Liberalism, 9

Classical liberalism

The development into maturity of classical liberalism took place before and after the French Revolution in Britain, and was based on the following core concepts: classical economics, free trade, laissez-faire government with minimal intervention and taxation and a balanced budget. Classical liberals were committed to individualism, liberty and equal rights. The primary intellectual influences on 19th century liberal trends were those of Adam Smith and the classical economists, and Jeremy Bentham and John Stuart Mill.

adam-smith

Adam Smith’s The Wealth of Nations, published in 1776, was to provide most of the ideas of economics, at least until the publication of J. S. Mill’s Principles in 1848. Smith addressed the motivation for economic activity, the causes of prices and the distribution of wealth, and the policies the state should follow in order to maximize wealth.

Smith wrote that as long as supply, demand, prices, and competition were left free of government regulation, the pursuit of material self-interest, rather than altruism, would maximize the wealth of a society through profit-driven production of goods and services. An “invisible hand” directed individuals and firms to work toward the nation’s good as an unintended consequence of efforts to maximize their own gain. This provided a moral justification for the accumulation of wealth, which had previously been viewed by some as sinful.

His main emphasis was on the benefit of free internal and international trade, which he thought could increase wealth through specialization in production. He also opposed restrictive trade preferences, state grants of monopolies, and employers’ organizations and trade unions. Government should be limited to defense, public works and the administration of justice, financed by taxes based on income. Smith was one of the progenitors of the idea, which was long central to classical liberalism and has resurfaced in the globalization literature of the later 20th and early 21st centuries, that free trade promotes peace.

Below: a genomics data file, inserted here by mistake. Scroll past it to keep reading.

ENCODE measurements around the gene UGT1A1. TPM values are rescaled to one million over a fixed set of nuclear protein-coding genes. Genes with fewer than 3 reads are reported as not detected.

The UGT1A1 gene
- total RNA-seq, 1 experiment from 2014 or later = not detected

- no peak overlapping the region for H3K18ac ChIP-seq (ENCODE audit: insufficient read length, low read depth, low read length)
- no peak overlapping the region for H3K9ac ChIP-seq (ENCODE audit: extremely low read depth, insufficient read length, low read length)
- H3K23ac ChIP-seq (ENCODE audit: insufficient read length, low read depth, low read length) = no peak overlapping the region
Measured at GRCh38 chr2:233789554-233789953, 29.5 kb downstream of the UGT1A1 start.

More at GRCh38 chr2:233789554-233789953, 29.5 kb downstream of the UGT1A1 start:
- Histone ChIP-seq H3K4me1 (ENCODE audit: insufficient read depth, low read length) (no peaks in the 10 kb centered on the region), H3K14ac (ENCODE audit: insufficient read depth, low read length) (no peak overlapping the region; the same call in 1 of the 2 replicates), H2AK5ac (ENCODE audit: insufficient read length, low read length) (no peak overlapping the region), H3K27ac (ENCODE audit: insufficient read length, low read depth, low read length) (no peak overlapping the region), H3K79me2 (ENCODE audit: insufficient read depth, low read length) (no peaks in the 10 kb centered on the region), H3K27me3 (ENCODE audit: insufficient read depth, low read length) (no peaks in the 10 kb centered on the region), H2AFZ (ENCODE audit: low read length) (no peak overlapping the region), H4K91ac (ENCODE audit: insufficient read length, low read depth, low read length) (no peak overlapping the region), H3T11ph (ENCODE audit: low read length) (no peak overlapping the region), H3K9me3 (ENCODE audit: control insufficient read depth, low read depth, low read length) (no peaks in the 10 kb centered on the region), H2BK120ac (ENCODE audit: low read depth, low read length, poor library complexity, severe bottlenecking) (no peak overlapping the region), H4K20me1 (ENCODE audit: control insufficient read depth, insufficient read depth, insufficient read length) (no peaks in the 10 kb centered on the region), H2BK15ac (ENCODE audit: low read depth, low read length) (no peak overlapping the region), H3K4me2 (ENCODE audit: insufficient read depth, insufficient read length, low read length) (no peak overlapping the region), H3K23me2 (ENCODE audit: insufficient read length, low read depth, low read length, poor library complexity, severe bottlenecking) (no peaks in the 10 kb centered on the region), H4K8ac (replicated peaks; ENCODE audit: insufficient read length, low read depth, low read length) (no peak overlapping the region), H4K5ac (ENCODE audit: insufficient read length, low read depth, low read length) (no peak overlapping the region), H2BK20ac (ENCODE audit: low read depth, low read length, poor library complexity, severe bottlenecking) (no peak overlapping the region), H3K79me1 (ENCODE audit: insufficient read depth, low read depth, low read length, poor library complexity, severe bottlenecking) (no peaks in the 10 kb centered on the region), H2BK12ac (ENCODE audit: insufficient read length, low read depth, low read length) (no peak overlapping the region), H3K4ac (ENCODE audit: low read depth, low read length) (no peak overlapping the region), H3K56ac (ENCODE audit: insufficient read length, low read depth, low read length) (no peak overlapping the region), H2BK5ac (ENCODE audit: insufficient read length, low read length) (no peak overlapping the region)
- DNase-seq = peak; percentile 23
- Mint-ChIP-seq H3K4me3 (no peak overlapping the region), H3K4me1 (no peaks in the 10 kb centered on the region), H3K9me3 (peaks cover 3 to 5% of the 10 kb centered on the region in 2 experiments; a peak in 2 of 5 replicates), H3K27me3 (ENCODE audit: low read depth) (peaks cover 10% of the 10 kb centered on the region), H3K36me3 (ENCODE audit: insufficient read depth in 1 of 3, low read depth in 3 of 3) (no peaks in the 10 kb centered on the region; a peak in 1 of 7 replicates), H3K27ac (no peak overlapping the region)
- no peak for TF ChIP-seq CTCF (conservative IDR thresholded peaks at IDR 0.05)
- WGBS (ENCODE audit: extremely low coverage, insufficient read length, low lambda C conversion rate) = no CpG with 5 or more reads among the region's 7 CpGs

Jeremy_Bentham

Utilitarianism provided the political justification for the implementation of economic liberalism by British governments, which was to dominate economic policy from the 1830s. Although utilitarianism prompted legislative and administrative reform and John Stuart Mill’s later writings on the subject foreshadowed the welfare state, it was mainly used as a justification for laissez-faire. The central concept of utilitarianism, which was developed by Jeremy Bentham, was that public policy should seek to provide “the greatest happiness of the greatest number”. While this could be interpreted as a justification for state action to reduce poverty, it was used by classical liberals to justify inaction with the argument that the net benefit to all individuals would be higher. His philosophy proved to be extremely influential on government policy and led to increased Benthamite attempts at government social control, including Robert Peel’s Metropolitan Police, prison reforms, the workhouses and asylums for the mentally ill.

The repeal of the Corn Laws in 1846 was a watershed moment and encapsulated the triumph of free trade and liberal economics. The Anti-Corn Law League brought together a coalition of liberal and radical groups in support of free trade under the leadership of Richard Cobden and John Bright, who opposed militarism and public expenditure. Their policies of low public expenditure and low taxation were later adopted by the liberal chancellor of the exchequer and later prime minister, William Ewart Gladstone. Although British classical liberals aspired to a minimum of state activity, the passage of the Factory Acts in the early 19th century which involved government interference in the economy met with their approval.

Liberalism, 8

Radicalism

The radical liberal movement began in the 1790s in England and concentrated on parliamentary and electoral reform, emphasizing natural rights and popular sovereignty. Thomas Paine’s The Rights of Man (1791) was a response to Burke’s conservative essay Reflections on the Revolution in France.